2 tbsp. olive oil
1 medium onion, finely chopped
2 garlic cloves, finely sliced
2 x 400g cans plum tomatoes
1 lemon zested and cut into wedges
500g pork mince
2 tsp fennel seeds
250g kale * (see alternative below)
25g pine nuts, toasted
To serve optional:
Fat 23g Protein 31g Carbs 16g
Their high caloric content chiefly comes from fats. Indeed, the nuts are especially rich in monounsaturated fatty acids like oleic acid (18:1 undifferentiated fat) that helps to lower LDL or "bad cholesterol" and increases HDL or "good cholesterol" in the blood.
Pine or cedar nuts contain essential fatty acid (the omega-6 fat), pinolenic acid. Recent research has shown its potential use in weight loss by curbing appetite.
Pines are an excellent source of vitamin-E. Vitamin-E is a powerful lipid soluble antioxidant, required for maintaining the integrity of cell membrane of mucosa and skin by protecting it from harmful free oxygen radicals.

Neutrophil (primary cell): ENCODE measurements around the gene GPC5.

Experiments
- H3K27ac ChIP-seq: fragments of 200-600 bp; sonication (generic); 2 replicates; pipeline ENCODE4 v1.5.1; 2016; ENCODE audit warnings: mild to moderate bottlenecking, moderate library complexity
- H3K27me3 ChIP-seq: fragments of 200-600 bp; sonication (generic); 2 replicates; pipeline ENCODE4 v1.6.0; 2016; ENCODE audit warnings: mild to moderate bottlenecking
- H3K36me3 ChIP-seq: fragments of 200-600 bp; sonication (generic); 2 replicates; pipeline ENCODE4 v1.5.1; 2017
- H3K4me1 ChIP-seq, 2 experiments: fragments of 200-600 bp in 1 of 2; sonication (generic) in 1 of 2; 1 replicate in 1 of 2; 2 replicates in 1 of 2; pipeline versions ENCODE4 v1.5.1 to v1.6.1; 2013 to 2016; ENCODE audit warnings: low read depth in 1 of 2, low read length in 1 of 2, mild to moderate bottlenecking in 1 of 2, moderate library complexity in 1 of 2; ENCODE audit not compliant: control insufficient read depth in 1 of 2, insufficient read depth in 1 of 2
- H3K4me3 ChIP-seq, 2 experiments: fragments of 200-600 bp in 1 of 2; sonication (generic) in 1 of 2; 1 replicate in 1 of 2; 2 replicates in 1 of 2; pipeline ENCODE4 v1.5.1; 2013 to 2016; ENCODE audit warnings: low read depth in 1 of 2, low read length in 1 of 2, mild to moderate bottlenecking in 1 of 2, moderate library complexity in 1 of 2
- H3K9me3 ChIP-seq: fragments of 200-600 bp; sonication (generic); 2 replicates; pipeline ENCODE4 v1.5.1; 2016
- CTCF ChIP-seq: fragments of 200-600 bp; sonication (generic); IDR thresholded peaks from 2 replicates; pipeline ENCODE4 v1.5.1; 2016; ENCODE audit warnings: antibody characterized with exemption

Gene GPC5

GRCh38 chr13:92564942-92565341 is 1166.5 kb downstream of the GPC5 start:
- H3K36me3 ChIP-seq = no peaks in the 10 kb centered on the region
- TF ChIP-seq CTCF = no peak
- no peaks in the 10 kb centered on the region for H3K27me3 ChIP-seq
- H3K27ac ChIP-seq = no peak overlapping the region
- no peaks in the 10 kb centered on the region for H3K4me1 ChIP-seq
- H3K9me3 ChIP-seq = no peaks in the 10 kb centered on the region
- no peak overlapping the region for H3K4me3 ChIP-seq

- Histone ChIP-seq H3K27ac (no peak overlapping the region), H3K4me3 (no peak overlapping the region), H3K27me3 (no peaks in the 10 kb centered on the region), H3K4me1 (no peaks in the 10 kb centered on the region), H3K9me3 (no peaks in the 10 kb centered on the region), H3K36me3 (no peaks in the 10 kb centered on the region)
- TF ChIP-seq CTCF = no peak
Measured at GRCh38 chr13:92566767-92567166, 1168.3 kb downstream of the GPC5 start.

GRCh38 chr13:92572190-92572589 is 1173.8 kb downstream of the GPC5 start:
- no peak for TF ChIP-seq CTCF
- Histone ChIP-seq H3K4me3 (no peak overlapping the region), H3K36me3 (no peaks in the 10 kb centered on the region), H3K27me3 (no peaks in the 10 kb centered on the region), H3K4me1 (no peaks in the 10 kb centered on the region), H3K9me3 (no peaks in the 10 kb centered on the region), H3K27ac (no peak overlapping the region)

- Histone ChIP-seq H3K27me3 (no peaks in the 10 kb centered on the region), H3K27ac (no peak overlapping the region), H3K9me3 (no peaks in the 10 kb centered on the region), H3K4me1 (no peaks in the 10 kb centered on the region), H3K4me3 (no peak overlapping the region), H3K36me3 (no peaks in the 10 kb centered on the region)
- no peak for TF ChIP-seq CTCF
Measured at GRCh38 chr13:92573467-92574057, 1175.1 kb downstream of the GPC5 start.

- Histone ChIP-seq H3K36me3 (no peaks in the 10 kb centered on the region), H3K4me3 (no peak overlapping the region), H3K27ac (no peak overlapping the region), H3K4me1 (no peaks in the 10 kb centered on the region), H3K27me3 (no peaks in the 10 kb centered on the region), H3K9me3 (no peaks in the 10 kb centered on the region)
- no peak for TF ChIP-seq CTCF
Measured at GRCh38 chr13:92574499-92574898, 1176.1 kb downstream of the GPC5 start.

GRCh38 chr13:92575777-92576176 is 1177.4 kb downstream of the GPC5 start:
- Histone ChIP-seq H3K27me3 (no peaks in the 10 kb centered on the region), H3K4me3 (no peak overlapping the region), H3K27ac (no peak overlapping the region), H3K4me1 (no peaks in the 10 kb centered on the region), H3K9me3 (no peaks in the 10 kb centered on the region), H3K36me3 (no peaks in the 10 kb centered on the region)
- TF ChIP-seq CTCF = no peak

Furthermore, pines are one of gluten-free tree nuts, and therefore, are a popular ingredient in the preparation of gluten-free food formulas. Such formula preparations can be a healthy alternative in people with wheat food allergy and celiac disease.
Pine nuts are an excellent source of the B-complex group of vitamins such as thiamine, riboflavin, niacin, pantothenic acid, vitamin B-6 (pyridoxine) and folates.
Furthermore, pine nuts contain healthy amounts of essential minerals like manganese, potassium, calcium, iron, magnesium, zinc and selenium.
All the best Jan